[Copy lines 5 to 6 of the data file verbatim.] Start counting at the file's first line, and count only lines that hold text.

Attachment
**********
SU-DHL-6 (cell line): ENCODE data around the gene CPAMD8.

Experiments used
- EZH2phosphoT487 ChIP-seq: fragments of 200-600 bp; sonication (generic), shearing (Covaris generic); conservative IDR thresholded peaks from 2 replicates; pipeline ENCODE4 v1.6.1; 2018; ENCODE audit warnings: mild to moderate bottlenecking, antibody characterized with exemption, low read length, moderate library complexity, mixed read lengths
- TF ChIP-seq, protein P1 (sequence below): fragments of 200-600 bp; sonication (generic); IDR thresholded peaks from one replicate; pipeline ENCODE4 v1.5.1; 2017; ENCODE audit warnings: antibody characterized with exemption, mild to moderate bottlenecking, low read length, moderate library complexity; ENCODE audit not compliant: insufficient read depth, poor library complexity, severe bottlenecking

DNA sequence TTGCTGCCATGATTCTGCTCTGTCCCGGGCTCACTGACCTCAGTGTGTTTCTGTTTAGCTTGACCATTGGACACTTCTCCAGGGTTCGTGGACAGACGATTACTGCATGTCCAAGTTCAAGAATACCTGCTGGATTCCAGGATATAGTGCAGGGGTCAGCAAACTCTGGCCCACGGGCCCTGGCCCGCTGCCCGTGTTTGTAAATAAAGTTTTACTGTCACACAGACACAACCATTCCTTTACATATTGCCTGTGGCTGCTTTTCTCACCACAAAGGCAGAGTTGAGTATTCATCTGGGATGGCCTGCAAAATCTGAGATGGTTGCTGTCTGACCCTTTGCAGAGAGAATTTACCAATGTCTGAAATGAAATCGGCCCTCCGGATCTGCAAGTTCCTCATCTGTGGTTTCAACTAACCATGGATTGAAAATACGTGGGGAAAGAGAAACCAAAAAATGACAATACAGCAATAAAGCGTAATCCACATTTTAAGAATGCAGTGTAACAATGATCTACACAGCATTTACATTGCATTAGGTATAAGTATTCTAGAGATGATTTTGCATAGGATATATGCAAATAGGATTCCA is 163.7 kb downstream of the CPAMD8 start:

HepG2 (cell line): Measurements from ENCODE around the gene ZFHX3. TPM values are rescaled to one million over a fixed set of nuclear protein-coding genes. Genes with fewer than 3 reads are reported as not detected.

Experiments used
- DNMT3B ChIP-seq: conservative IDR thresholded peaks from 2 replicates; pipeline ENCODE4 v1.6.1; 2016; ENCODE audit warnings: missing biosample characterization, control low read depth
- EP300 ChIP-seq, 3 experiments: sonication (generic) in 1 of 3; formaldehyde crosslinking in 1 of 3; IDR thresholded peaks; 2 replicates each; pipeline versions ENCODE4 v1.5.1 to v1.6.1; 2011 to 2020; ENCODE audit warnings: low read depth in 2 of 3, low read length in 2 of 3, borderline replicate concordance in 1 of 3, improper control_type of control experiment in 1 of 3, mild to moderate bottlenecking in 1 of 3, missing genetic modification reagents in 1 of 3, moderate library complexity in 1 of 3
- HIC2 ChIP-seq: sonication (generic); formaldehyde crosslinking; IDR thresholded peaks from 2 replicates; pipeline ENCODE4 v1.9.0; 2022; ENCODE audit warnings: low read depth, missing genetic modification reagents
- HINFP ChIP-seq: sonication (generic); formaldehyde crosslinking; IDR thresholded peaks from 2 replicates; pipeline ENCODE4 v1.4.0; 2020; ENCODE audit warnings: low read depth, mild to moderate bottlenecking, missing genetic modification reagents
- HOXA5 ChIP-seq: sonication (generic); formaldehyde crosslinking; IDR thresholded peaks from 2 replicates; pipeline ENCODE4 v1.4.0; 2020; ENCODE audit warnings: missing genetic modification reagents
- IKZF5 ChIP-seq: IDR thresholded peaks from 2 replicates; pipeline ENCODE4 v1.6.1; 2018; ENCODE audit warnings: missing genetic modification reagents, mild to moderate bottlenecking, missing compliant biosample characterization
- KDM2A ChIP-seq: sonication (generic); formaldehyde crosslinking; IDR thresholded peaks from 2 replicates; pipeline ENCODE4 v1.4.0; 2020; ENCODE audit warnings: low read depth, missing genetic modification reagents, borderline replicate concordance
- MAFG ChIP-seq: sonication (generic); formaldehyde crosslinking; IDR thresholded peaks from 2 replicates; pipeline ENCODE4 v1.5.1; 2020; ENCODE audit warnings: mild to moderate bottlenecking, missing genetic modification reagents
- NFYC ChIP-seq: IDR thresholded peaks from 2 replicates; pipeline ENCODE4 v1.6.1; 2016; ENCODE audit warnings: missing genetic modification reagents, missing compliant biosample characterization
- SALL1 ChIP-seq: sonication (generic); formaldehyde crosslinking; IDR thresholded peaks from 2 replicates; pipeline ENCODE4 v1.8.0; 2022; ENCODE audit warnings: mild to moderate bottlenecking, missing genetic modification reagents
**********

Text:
DNA sequence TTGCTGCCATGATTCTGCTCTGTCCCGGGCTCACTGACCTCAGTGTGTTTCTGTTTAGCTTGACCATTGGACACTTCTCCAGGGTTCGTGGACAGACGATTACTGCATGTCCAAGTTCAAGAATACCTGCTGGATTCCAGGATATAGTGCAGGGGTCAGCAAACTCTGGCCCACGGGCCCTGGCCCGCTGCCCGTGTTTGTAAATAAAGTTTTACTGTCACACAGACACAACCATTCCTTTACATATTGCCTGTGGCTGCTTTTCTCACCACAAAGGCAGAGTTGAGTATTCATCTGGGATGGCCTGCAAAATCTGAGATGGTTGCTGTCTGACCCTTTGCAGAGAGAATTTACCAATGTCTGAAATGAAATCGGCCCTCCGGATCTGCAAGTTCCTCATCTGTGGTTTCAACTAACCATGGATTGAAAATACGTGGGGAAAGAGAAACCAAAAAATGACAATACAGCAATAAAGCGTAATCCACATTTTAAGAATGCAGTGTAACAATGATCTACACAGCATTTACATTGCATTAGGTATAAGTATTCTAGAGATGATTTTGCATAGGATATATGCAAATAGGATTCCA is 163.7 kb downstream of the CPAMD8 start:

HepG2 (cell line): Measurements from ENCODE around the gene ZFHX3. TPM values are rescaled to one million over a fixed set of nuclear protein-coding genes. Genes with fewer than 3 reads are reported as not detected.